People in Kansas can still register to vote in federal elections without showing proof of citizenship, the U.S. Supreme Court ruled Monday. But whether those people will be allowed to vote in state and local elections remains an open question. The court on Monday refused to hear Kansas Secretary of State Kobach’s appeal in a case in which he asked that the U.S. Election Assistance Commission provide a federal voter registration form that comports with state law, which requires voters to show proof of citizenship. Last year, the 10th U.S. Circuit Court of Appeals ruled against Kobach, saying the EAC did not have to provide a revised federal form for use in Kansas. The Supreme Court’s decision Monday not to hear Kobach’s appeal means the 10th Circuit’s ruling will stand.
Kobach said Monday he wasn’t surprised by the ruling because the Supreme Court often waits until there is a split between different appellate courts before taking a case, and so far the 10th Circuit is the only appellate court that has ruled on the question of amending the federal registration form.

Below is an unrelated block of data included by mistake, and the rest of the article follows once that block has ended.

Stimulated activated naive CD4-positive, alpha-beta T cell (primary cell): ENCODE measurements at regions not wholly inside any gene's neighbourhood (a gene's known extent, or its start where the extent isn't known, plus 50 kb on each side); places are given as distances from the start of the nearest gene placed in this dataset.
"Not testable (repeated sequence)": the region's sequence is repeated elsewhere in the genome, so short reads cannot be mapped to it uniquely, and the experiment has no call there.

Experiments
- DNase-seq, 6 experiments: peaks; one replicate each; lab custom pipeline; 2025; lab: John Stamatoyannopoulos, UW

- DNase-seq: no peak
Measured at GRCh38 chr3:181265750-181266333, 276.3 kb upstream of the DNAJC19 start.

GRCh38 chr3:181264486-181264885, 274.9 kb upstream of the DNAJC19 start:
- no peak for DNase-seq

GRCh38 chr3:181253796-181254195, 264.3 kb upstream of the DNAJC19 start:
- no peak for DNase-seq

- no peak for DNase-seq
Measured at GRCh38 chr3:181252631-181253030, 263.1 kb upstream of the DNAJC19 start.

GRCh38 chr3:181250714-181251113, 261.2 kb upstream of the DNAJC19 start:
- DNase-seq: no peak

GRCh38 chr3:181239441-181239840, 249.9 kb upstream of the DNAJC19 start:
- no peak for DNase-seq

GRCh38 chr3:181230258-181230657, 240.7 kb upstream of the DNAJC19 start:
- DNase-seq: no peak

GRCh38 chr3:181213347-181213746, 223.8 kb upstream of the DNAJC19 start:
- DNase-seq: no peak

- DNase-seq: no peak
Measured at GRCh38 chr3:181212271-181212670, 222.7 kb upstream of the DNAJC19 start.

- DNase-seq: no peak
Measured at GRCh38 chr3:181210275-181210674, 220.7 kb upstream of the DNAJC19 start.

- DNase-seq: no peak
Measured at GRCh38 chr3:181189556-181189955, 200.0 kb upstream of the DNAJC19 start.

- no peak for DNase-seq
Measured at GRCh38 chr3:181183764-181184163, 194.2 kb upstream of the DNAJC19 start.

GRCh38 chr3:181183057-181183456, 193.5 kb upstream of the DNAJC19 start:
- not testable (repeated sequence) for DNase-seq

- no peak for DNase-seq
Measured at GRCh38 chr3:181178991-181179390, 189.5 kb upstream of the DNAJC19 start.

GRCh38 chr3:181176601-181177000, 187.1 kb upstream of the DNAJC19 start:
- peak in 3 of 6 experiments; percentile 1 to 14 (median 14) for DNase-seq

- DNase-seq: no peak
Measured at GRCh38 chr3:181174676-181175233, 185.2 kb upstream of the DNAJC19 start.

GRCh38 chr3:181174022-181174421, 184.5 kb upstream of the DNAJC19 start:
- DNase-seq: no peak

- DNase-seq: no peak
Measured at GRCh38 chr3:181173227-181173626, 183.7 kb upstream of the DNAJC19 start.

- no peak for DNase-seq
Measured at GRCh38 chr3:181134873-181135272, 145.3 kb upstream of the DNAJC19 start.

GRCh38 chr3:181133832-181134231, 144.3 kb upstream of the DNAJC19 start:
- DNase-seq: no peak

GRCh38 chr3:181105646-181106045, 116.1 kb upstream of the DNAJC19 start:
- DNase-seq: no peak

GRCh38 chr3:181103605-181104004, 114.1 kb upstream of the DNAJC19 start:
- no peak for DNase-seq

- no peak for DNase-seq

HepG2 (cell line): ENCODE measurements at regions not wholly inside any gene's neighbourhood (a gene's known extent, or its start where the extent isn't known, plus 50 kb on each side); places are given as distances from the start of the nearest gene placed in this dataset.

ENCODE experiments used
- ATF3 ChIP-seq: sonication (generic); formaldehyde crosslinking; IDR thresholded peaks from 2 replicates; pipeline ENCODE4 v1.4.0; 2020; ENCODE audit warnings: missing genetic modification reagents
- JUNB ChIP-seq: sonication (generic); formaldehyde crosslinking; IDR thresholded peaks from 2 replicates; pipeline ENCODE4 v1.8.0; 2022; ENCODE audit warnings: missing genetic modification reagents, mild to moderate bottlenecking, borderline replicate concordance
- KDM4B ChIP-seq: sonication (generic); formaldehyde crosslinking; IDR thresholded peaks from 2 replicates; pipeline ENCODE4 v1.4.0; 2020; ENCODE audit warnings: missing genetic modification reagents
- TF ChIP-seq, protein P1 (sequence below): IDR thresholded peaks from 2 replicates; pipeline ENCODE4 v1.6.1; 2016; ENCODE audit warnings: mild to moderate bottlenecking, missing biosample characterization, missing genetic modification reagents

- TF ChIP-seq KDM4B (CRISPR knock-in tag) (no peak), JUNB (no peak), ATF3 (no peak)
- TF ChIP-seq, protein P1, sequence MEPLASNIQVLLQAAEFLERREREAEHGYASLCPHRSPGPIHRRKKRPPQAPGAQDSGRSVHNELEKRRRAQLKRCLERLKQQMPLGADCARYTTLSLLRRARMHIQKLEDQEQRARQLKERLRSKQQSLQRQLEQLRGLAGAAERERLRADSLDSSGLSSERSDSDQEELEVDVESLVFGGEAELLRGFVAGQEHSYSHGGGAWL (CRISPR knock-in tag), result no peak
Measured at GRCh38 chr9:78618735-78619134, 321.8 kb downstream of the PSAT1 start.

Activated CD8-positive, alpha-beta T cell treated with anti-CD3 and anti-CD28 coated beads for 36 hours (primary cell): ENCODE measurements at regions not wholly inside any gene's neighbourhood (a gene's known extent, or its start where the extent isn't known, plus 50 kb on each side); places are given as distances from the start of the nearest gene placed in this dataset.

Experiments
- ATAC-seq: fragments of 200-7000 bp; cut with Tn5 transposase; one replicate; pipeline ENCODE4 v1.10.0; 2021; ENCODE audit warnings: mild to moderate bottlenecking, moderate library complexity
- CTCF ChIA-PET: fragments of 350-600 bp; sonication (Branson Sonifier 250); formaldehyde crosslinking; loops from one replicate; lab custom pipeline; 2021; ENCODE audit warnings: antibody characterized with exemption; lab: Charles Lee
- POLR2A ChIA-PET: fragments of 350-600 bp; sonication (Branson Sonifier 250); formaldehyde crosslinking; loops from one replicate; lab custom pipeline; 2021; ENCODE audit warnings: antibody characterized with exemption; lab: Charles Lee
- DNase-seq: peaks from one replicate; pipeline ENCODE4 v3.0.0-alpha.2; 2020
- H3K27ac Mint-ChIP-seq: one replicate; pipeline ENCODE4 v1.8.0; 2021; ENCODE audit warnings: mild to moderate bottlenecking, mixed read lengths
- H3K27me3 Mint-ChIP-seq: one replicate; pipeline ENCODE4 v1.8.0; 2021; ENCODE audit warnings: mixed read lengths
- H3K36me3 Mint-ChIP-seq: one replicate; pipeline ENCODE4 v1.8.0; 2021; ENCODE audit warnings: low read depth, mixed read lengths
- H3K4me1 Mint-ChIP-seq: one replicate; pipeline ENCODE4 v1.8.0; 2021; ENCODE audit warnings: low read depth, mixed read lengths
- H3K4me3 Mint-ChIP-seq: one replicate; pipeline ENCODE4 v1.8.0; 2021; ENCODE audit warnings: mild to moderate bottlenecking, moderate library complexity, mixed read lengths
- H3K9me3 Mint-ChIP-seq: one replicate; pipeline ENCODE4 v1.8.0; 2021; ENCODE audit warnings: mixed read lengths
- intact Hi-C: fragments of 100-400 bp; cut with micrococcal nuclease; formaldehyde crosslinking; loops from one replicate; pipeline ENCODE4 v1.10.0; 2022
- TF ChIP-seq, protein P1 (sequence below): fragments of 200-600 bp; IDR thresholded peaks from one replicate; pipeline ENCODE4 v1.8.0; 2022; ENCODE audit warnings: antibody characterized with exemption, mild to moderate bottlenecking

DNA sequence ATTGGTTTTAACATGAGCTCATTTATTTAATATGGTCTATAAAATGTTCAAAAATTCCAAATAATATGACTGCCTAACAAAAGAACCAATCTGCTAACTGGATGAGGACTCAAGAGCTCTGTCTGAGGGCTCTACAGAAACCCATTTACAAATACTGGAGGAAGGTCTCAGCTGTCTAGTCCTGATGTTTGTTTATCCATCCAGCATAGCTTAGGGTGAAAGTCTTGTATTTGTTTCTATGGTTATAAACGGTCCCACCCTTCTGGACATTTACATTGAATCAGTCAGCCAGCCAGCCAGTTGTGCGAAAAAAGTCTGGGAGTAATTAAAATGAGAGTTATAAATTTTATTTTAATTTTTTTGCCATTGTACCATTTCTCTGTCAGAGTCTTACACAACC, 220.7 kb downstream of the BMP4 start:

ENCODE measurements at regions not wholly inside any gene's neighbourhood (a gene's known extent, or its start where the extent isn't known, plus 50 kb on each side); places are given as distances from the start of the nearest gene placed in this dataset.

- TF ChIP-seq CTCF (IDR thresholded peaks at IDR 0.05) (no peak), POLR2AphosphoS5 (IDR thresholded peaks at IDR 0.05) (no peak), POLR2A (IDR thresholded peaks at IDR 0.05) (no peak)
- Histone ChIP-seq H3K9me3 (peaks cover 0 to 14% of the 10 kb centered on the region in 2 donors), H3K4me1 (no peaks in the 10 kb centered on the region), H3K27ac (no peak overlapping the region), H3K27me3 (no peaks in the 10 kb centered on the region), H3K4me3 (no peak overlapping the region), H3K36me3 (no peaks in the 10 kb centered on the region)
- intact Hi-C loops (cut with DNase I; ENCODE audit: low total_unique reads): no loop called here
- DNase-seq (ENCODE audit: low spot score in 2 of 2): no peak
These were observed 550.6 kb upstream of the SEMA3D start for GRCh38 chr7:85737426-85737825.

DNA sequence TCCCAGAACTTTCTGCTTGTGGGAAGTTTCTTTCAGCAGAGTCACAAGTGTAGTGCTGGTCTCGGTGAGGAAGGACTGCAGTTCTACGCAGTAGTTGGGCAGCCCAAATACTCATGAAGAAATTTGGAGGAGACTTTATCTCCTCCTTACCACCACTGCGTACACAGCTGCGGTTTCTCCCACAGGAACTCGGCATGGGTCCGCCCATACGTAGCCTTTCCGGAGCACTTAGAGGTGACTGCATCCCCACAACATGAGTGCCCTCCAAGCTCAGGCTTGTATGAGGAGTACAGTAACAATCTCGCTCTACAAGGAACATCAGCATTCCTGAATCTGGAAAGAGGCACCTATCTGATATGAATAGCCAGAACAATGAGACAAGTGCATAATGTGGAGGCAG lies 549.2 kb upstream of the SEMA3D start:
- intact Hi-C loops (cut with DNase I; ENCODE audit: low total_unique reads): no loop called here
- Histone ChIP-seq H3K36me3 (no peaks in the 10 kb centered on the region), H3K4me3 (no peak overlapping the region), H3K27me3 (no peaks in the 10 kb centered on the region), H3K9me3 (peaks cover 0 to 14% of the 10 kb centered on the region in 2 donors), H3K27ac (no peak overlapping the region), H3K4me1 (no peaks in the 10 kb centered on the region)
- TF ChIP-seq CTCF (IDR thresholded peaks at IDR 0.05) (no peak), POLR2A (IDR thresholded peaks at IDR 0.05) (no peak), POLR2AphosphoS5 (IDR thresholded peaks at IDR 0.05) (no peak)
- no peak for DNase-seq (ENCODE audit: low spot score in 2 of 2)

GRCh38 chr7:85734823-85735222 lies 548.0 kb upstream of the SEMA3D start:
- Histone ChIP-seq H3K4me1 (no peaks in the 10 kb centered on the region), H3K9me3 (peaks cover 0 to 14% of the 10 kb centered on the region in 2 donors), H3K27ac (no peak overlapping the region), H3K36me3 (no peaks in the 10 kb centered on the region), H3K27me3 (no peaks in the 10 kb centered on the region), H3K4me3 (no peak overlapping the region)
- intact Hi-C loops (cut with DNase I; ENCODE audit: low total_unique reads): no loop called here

Meanwhile, a separate lawsuit is pending in state court that challenges Kobach’s policy of not allowing people who registered using the federal form to vote in state and local races. That case, which is pending before Shawnee County District Judge Frank Theis, was filed by the American Civil Liberties Union and the League of Women Voters.
“Now that the Supreme Court has said the federal form doesn’t have to be changed, the question is teed up for him to answer,” said Mark Johnson, a lecturer on election law at Kansas University who also serves on the board of the ACLU of Kansas. “On the constitutional argument, there is the possibility that we could have a bifurcated election system.”